In the evening Kivioq brought caribou home in his kayak, and his young wife waded out into the lake to retrieve the dead animals. Kivioq admired his wife’s strength and beauty. Her knees never wobbled under a heavy load, and her shoulders stayed straight back when she walked.
But the old lady sneered at her robust daughter, “You are so young and strong you can show off for your new husband. But I am just as strong.” The young girl ignored the old lady and continued to sew her husband’s caribou-skin anorak.
One day while the daughter waited for Kivioq to come home, the old lady sneaked up behind her and hit her on the head with a rock. Then, the jealous old woman stripped her daughter of her beautiful young skin and stepped into it herself.
The new young skin covered the old woman’s wrinkled face, bony arms and hands, and torso, but it would not stretch all the way down to her feet. Still, she was pleased with her new appearance, and she covered up the old skin of her legs with high boots.
Before long, Kivioq called from his kayak, and the old lady, disguised as his wife, slipped out the door to greet him. “You forgot to take off your boots,” scolded Kivioq. But the old lady pretended she did not hear him and kept walking out toward the kayak. “Take off your boots,” he protested again. “Boots do not belong in the water.”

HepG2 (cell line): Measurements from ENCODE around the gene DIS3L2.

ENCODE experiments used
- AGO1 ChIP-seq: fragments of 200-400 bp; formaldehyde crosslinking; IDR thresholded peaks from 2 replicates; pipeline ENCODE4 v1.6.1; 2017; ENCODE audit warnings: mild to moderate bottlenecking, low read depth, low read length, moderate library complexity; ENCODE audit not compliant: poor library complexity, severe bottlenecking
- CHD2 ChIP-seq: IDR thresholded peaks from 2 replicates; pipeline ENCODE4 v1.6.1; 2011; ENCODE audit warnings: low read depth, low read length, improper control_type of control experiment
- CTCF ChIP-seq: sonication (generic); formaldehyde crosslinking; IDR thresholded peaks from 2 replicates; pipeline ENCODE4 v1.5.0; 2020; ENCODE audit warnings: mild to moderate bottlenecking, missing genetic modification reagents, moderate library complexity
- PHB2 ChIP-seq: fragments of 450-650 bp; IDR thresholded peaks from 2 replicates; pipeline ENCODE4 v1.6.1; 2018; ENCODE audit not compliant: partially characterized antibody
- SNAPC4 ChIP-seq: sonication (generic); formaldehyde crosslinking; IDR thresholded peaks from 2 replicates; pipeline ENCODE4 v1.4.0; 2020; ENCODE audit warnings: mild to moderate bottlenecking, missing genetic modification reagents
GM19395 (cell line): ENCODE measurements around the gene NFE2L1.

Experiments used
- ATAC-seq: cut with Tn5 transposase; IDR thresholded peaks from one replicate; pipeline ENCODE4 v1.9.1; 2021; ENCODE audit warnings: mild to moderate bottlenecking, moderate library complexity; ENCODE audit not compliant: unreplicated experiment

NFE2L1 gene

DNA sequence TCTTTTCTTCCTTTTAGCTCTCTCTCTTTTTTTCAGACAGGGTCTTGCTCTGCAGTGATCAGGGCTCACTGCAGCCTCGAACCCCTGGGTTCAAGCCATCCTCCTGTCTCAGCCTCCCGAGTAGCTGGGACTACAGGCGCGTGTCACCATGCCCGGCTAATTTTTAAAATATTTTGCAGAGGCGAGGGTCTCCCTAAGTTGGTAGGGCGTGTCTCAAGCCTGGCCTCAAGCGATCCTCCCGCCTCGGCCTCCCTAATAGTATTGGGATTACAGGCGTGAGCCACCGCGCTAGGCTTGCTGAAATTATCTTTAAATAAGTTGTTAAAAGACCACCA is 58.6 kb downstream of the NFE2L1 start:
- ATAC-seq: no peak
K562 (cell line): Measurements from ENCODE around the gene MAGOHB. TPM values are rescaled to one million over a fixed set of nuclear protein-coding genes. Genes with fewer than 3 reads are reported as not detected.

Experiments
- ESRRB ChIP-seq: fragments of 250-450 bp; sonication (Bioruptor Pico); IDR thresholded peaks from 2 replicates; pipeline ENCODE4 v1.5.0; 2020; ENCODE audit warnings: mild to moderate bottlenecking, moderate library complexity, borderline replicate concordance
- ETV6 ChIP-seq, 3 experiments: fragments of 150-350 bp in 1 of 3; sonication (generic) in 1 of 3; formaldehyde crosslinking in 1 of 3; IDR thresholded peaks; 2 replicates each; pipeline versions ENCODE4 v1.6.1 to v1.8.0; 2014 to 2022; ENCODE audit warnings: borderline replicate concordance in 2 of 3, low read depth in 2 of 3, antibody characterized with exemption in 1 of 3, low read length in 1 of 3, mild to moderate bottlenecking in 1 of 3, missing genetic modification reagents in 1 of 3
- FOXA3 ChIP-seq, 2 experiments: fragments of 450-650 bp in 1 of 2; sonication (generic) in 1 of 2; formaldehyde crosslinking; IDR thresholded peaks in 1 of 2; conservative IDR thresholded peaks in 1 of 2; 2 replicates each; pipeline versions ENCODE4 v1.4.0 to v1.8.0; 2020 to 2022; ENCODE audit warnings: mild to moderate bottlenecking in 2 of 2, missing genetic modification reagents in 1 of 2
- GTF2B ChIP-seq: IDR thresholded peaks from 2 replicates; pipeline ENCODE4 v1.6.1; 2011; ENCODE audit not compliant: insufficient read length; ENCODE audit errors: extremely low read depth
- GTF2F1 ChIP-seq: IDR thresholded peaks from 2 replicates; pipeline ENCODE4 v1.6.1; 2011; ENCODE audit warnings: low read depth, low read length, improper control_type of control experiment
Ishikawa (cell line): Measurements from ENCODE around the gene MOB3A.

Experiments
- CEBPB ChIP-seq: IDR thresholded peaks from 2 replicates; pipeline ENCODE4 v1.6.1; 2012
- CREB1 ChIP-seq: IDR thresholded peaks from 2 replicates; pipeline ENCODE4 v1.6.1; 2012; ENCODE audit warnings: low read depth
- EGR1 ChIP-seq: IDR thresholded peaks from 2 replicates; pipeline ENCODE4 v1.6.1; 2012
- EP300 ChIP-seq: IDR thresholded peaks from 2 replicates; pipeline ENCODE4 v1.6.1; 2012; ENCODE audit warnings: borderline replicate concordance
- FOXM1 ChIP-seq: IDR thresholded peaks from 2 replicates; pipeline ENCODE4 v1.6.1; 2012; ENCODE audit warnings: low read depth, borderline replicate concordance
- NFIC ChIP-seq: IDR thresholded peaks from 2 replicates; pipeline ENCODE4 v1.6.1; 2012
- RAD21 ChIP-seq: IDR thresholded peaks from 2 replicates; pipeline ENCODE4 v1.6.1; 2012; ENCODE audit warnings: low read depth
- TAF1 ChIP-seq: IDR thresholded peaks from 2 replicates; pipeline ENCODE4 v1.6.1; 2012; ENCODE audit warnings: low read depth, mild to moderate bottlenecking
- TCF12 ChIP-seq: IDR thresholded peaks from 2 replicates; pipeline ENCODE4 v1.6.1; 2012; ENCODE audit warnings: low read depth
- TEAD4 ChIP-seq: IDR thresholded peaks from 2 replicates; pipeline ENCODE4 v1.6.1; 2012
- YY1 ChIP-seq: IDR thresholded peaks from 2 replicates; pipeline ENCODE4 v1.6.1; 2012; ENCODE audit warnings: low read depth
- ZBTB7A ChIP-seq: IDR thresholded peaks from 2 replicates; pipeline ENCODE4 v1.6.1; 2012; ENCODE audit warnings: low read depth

Finally the old lady took off the boots and threw them on the shore. After she reached Kivioq’s kayak she grabbed hold of the caribou, just as her daughter had always done, and hoisted it onto her shoulder. But the animal’s weight made her shoulders bend forward and her knees buckle. Kivioq thought his wife must be very tired.
He watched closely as his wife struggled to walk toward shore. Then he looked down in the water and saw two thin wrinkled legs below the fine young skin of his wife. Immediately, Kivioq understood his jealous mother-in-law’s terrible deed.
“You cruel old woman. You have taken my wife from me,” he shouted. And he turned his kayak around and paddled off in the opposite direction.
Kivioq never looked behind him. And he never again saw the old she-wolf who was his mother-in-law.